Author Nick Friedman is President and Co-Founder of College Hunks Hauling Junk & College Hunks Moving, the largest and fastest growing US-based junk removal and moving franchise opportunity. He started the business in college with his best friend in a beat up cargo van, and now has over 50 franchise locations nationwide.
I grew up having hoop dreams. I was obsessed with the game of basketball and dreamed of one day playing in the NBA. Unfortunately, I was not blessed with the God-given gifts that would have given me an advantage when it came to accomplishing this feat. Although I grew beyond my family's projected height as a kid, I still peaked at just barely 6 feet tall. I did not inherit great jumping or running abilities, and I did not have smooth coordination when it came to shooting or handling the ball.
All that being said, I was told as a kid that if I worked hard enough and believed in my dreams, then I could achieve anything. So I attended summer camps and listened to NBA players talk about what I needed to do in order to get to their level. I worked extremely hard to become the best basketball player I could be and spent countless hours in the gym shooting, running and jumping. And while I would never reach the highest level of the game, I did enjoy some success that I probably would not have otherwise realized if it were not for my hard work and determination.
Choosing business over basketball
My professional basketball aspirations began to fizzle out and reality began to sink in during college. The summer before my senior year, I decided to start hauling junk with a friend from high school to make some extra money. We called ourselves College Hunks Hauling Junk and we had a vision to become a national brand. Now, 10 years later, we have more than 50 franchises and more than 1,000 employees nationwide. We are the largest, fastest-growing junk removal and moving franchise in the country.
This business success at a relatively young age led to being invited to speak on a panel about entrepreneurship at the NBA Player's Association Leadership Development Conference, which took place in Las Vegas this past summer during the NBA summer league. I was on a panel with some NBA greats who have made the successful leap into business, including Baron Davis, Roger Mason, Jr., Jonathan Bender and John Crotty, as well as WNBA superstar Lisa Leslie. There were more than 200 current and former NBA players in the audience, all looking to me for advice on how to become successful in business.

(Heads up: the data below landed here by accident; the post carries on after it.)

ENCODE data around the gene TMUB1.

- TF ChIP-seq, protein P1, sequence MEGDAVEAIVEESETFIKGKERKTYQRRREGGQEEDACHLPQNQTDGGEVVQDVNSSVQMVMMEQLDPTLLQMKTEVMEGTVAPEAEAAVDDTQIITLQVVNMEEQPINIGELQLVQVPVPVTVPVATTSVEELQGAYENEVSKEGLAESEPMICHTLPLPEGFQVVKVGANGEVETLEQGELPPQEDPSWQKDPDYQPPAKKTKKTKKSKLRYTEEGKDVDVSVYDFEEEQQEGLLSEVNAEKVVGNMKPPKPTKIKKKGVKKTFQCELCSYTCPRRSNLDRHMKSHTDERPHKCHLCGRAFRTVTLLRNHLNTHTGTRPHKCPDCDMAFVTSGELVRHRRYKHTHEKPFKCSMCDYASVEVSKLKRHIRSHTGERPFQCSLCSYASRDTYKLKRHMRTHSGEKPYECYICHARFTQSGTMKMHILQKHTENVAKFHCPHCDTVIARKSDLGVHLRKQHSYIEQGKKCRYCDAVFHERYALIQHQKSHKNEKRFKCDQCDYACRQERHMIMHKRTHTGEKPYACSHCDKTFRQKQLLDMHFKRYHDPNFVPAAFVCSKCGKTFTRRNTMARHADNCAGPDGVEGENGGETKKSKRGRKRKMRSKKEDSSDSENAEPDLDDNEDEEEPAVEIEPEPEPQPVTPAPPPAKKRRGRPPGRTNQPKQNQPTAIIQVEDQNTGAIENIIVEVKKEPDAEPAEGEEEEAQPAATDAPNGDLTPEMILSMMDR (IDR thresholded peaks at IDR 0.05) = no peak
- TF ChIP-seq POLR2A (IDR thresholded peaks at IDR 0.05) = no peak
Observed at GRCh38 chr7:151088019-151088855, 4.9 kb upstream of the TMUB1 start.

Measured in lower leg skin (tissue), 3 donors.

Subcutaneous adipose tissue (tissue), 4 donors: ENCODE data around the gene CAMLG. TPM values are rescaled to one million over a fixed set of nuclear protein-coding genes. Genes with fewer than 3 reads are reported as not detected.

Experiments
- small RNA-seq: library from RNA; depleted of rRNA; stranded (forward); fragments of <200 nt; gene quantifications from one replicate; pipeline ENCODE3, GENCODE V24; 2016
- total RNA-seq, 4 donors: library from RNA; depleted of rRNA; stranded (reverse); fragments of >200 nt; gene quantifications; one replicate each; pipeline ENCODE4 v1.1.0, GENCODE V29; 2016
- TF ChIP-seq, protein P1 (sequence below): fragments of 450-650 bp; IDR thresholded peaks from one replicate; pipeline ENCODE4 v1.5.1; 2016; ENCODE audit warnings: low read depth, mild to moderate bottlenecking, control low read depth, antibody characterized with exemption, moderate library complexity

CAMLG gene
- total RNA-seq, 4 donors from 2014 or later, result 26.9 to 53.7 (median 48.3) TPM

In an instant, I felt like the roles had been reversed. No longer was I looking at these professional players wanting to one day be like them, but rather, they were looking to learn from my experiences and achieve business success in their life after basketball. Everyone's athletic days must come to an end at some point. (Mine just ended a lot earlier and a few million-dollar salaries less than the players I was speaking to.)
The NBA hosted this Leadership Development Conference because it recognizes that, while professional players often enjoy huge salaries and endorsement deals during their playing days, they still need to be thinking about their professional life after basketball. There have been countless examples of careers cut short by injuries or bad financial decisions. ESPN even aired a documentary highlighting the fact that the majority of professional athletes are now broke.
The key to business success for professional athletes
The advice I gave to the players was based on my experience as a successful entrepreneur, and as a failed basketball player. I explained that success in business requires some God-given natural talents, just like success in sports. These business talents include an ability to see opportunities, solve problems, see the future, to inspire those around to make it a reality, and to take risks in the face of doubters. And just as someone born with natural athletic abilities must work hard to fine-tune their skills in order to excel, the same holds true for someone aspiring for business success. Hard work, discipline, leadership, teamwork, and a thirst for improvement go hand-in-hand with both athletic success, as well as business success. But while there are certainly translatable skills from sports to business, there are also some significant differences.
Whether someone is a professional athlete or a corporate employee, in order to make the shift into entrepreneurial overdrive, you have to be able to change your mindset. You are now responsible for all decisions good or bad. You need to be able to develop very clear long-term and short-term visions, you need to be able to manage time and money, and you need to be able to make critical decisions in selecting and inspiring your employees who will help make the vision into a reality.
After my talk to the NBA players, the next speaker was NBA Commissioner Adam Silver, who applauded the players in the audience for thinking about their lives after basketball. It was a great first step for these aspiring entrepreneurs with impressive basketball careers, and a very humbling experience for this successful entrepreneur with expired hoop dreams.
Young Entrepreneur Council (YEC) is an invite-only organization comprised of the world's most promising young entrepreneurs. In partnership with Citi, YEC recently launched StartupCollective, a free virtual mentorship program.